American toad
B. americanus

© 2003 Brad Moon
Where: Purbeck Hills in south Dorest, England Sussex, England Ithaca, New York, USA
Reference: (Reading 1998) (Beebee 1995) (Gibbs and Breisch 2001)
western toad
B. boreas

© 2000 Joyce Gross

Fowler’s toad
B. fowleri

© 1979 Alan Resetar

spring peeper
Pseudacris crucifer

© 2001 John White
Where: Lost Lake, Three Creeks and Todd Lake, Oregon, USA Long Point, Ontario, Canada Germfask, Michigan, USA
Reference: (Blaustein et al. 2001) (Blaustein et al. 2001) (Blaustein et al. 2001)
Cascades frog
R. cascadae

© 1998 Harry Greene

green frog
R. clamitans

© 2003 John White
Where: Site One and Todd Lake, Oregon, USA Ithaca, New York, USA
Reference: (Blaustein et al. 2001) (Gibbs and Breisch 2001)

Other direct effects of climate change on amphibians

To date, there is limited data available to answer questions concerning the effects of climate change on amphibians and most of the data that exists are for relatively short time periods, but hopefully, with monitoring programs in place all over the world, we will have more data to better answer question associated with amphibian declines and climate change. However, even with large data sets, it is difficult to determine causal relationships, because other environmental factors vary concurrently. Carey and Alexander (2003) suggest that to make this link, several steps must be followed including the requirement that studies be made into the future, as opposed to the predominant method for studying climate changes that involves looking at existing datasets. The article states the importance of considering indirect effects of climate change, including breeding cycles, disease, and other environmental factors.

A handful of studies, mostly from the tropics, have analyzed available data, and have found casual relationships between declines and irregular climate conditions. In Brazil between 1979 and 1982, Heyer et al. (1988) found that sever frosts correspond to the extinction of five frog species. Also, Brazil, Weygoldt (1989) found that other declines were associated with dry winters. In eastern Australia, Ingram (1990) and Laurance (1996), both found a correlation between drought and massive declines of stream-dwelling rain forest amphibians. In North America, Corn and Fogleman (1984), found a correlation between the extinction of montane populations of the northern leopard frog, Rana pipiens and drought. In Puerto Rico, Stewart (1995) found that the dramatic population declines in 1983 of the Puerto Rican coqui, Eleutherodactylus coqui, and other Puerto Rican frog species corresponded to an increased number of extended dry periods (i.e. multiple consecutive days with less than 3mm of rainfall). In other words, it was the length of dry periods that had noticeably increased instead of an overall decrease in the annual precipitation. Finally, in the cloud forests of Monteverde, Costa Rica, Pounds et al. (1999 and 1994) found a correlation between the pattern of dry mist frequency associated with highland forests and the decline and likely extinction of several species of amphibians, including the popular golden toad, Bufo periglenes, the poster child for amphibian declines. More recently Pounds et al. (2006) report amphibian declines following regional warming periods.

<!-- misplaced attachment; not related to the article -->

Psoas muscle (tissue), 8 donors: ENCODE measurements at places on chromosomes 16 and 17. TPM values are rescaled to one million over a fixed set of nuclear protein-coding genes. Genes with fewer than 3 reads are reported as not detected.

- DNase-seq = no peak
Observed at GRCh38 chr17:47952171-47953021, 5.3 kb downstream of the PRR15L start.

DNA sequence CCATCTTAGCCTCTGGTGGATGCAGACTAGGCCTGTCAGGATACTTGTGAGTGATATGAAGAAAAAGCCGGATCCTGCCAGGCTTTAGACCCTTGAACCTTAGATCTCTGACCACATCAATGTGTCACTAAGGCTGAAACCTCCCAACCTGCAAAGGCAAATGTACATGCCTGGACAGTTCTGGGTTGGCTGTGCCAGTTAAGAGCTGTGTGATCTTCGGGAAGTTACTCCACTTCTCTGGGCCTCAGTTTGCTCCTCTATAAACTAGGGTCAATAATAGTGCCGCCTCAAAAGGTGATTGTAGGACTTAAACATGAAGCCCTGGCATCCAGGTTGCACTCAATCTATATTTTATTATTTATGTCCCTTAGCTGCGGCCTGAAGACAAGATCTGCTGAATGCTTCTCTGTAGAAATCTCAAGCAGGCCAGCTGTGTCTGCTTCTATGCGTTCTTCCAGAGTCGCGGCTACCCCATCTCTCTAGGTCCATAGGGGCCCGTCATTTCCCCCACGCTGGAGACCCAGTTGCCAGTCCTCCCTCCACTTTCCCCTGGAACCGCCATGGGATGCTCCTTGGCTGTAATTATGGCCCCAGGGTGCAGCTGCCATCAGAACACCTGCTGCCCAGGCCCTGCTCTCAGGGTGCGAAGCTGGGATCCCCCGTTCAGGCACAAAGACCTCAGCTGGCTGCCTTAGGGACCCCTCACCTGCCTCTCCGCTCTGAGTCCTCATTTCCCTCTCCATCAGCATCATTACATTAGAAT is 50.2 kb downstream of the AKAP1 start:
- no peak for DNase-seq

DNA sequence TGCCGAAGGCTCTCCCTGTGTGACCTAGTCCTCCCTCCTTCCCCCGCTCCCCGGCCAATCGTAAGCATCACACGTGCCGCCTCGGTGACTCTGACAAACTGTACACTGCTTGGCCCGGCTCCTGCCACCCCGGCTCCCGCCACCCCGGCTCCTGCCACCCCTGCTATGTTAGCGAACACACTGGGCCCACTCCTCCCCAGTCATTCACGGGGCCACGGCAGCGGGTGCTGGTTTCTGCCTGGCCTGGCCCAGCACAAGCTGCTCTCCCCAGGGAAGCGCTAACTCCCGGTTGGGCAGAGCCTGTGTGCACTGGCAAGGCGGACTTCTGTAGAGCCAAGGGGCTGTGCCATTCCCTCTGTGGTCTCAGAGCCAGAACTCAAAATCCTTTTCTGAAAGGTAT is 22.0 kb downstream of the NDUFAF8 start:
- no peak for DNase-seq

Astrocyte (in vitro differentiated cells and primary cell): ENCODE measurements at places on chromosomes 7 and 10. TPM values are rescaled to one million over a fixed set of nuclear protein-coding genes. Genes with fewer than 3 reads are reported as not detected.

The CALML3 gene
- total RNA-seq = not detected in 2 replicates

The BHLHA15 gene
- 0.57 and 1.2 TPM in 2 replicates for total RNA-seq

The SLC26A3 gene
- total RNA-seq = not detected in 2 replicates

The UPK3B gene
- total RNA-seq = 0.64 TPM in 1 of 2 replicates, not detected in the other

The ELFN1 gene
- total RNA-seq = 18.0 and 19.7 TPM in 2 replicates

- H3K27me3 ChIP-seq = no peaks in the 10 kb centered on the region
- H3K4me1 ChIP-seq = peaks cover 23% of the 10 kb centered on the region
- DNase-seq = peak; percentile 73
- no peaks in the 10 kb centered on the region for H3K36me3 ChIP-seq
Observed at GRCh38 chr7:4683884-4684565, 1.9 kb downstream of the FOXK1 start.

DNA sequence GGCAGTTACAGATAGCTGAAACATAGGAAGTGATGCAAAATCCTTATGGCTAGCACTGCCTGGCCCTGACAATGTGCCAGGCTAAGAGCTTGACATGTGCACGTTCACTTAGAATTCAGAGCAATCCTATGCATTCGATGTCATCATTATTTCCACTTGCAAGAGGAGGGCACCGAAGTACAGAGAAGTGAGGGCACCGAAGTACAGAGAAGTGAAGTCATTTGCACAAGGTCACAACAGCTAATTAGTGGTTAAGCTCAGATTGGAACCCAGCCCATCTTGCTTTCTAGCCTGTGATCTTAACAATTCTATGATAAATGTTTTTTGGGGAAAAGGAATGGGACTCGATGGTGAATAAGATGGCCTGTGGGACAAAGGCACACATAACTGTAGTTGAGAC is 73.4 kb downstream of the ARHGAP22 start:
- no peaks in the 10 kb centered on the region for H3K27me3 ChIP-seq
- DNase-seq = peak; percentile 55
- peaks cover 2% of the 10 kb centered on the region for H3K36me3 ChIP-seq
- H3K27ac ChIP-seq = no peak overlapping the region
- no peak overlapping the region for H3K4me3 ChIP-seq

Indirect affects

It is likely that climate change is affecting amphibian populations in subtle more complex ways. For example, local changes in the environment can decrease immune function and lead to pathogen outbreaks and elevated mortality. Or conditions can change to become more favorable for growth of a pathogen. For example, the chytrid fungus (Batrachochytrium dendrobatidis ) grows best in culture between 6-28 degrees C (Bradley et al 2002) and dies at 32 degrees C (Berger 2001). A recent laboratory study done by Gervasi et al. (2008) investigated changes in amphibian metamorphosis time due to pond desiccation and whether amphibian immune system become compromised as a result these changes. They found that amphibian immune responses became increasingly weaker and leucocyte counts were increasingly lower with higher desiccation. These results suggest that a trade-off exists whereby rate of metomorphosis increases under desiccation conditions, allowing for survival. This also supports the view that climate effects are involved in weakened immune systems making it more difficult for amphibians to fight off diseases such as chytrid fungus. In Costa Rica, Pounds et al (2006) also report that global warming is leading to warmer nighttime temperatures and mistier daytime temperatures, resulting in a better growth spectrum for B. dendrobatidis . Here, data is used from a study (La Marca et al. 2005) cataloguing the declines and disappearances of 22 species of Atelopus (harlequin frogs) from 1967 through 2004 (The Pounds et al. study uses data through 1998). Last year observed (LYO) data is used to make links between declines and extinctions and both climate change and chytridiomycosis. Controlling for the effects of altitude shows that the declines and extinctions are occurring in protected areas where habitat loss is not a factor.